- On the issue of /accountability of the UN System/, we are concerned by the language with the leadership and strong support from the resident coordinator that the Composite entity will help strengthen the UN country teams commitments to achieve results on gender mainstreaming. Based on experience, the GEAR Campaign sees the need for a clear definition of the entity's role as the leader for gender equality at the operational level in countries, that is to be a strong driver on these issues, regardless of whether it has support from the UNCT. More needs to be spelled out about how the entity would be able to hold the UN system accountable for gender mainstreaming and lead the work on gender equality at all levels.
- With respect to the strong country presence, the report fails to propose a firm timeline backed with adequate resources and concrete commitments by Member States for achieving growth that the DSG paper of March 5, 2009 clearly called for and that we hope the resolution will address.
- Financial architecture/Funding
- The GEAR Campaign welcomes the report?s provision that the Executive Director will have full authority in respect to all financial matters.
- The report sets the total funding requirement for the start-up phase at approximately US $500 million, with $125 million for basic support capacity at all levels for normative and operational support, and $375 million in catalytic funding for country-specific programmatic support. The GEAR Campaign has called for a budget of US $ 1 Billion and the proposed $500 million falls short of what is needed to achieve effective gender mainstreaming throughout the system and catalytic gender equality programming at the country level. We can support the $500 million as a starting figure, but it is essential that Member states recognize that there will need to be increases over time.
- The GEAR Campaign urges member states to pledge adequate multi-year core funding NOW to enable the Composite entity?s effectiveness and its success at delivering for women worldwide. **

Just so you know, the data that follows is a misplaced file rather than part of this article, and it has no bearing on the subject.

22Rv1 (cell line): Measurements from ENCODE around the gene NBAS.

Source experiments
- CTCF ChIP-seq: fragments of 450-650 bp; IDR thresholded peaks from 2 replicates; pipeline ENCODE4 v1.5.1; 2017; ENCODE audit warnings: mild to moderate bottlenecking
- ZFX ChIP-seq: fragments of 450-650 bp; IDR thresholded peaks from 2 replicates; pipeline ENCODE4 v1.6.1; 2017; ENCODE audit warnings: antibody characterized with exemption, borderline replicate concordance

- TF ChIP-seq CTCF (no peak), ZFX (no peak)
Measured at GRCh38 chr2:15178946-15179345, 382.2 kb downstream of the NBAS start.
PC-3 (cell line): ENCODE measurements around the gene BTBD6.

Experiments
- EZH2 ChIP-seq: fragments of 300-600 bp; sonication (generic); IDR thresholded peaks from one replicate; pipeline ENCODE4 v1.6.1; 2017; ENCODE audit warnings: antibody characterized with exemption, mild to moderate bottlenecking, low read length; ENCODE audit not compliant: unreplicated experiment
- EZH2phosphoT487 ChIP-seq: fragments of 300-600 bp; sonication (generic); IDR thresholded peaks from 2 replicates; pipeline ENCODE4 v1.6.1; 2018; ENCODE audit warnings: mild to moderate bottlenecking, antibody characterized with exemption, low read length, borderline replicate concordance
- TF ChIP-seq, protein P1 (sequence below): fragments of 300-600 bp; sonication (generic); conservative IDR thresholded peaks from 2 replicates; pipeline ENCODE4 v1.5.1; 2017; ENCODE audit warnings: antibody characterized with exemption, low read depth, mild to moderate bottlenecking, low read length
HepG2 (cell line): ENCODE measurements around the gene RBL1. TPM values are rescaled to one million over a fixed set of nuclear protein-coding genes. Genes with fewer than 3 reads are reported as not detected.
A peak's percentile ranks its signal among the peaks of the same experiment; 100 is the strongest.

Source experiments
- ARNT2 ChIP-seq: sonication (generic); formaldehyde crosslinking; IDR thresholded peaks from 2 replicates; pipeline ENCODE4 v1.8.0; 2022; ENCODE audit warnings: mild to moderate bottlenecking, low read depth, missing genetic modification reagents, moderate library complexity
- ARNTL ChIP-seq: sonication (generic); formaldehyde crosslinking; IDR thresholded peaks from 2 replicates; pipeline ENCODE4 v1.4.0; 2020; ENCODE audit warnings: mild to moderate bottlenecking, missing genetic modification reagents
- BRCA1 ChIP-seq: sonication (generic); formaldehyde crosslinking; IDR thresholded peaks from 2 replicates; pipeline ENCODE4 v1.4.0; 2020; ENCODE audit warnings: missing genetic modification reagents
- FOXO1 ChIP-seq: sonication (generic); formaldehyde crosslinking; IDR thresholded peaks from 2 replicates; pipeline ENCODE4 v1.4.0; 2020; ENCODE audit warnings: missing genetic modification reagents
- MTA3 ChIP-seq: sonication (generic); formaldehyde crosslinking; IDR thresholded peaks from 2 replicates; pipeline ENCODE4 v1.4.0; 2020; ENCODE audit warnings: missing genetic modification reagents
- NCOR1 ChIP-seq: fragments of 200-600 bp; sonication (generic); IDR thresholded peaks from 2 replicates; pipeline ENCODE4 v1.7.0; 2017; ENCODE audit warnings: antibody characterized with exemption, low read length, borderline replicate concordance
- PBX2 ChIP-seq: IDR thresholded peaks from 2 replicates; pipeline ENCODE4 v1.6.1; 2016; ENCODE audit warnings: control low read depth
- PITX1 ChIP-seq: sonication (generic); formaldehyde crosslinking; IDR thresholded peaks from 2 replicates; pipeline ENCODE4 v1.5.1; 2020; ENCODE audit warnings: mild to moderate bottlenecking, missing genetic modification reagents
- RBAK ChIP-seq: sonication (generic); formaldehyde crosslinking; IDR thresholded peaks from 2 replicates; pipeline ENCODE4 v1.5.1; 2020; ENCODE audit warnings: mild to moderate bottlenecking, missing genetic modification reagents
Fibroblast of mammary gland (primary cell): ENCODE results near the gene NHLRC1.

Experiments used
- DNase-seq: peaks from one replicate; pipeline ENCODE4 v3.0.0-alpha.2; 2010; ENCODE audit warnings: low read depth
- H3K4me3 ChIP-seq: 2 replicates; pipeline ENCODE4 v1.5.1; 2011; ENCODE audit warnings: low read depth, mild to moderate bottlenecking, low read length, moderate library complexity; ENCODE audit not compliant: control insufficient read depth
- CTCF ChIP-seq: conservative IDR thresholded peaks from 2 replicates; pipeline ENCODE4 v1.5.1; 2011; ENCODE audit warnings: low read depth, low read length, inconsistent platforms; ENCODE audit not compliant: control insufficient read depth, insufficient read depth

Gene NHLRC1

Civil society participation
- The GEAR Campaign has called for systematic and meaningful participation of civil society, especially women's organizations in the new entity. The report does not propose adequate mechanisms for Civil Society involvement in the new entity, proposing only an Advisory board to the USG. The organizational chart and structure only mention a liaison with civil society and NGOs, which is less than a previous DSG's paper that clearly noted that the new entity would develop solid partnerships with women's organizations and other stakeholders so as to ensure that the programme best meets the needs of women on the ground. (DSG paper, March 5, 2009 -para 43) We suggest using such clearer language in the resolution setting up the entity.
- We are disappointed that references to women?s organizations throughout the report are few and not aligned with previous Secretariat reports highlighting the need to find meaningful ways to tap into the expertise of these groups.
- While the proposed global civil society advisory board to the USG is a welcome mechanism for participation, we believe it is imperative that there be such advisory groups comprised of representatives from civil society, especially women's organizations, at regional, and national levels as well.
- The GEAR Campaign has developed in consultation with its broad global membership, a set of criteria outlining the competences that we believe a ?strong, dynamic and capable USG should possess, which is attached for your consideration.
- The Secretary-General's report provides little clarity on what an open, transparent and rigorous recruitment process for the Under Secretary-General post will entail and fails to provide any timeline for this critical appointment, which we believe should begin now.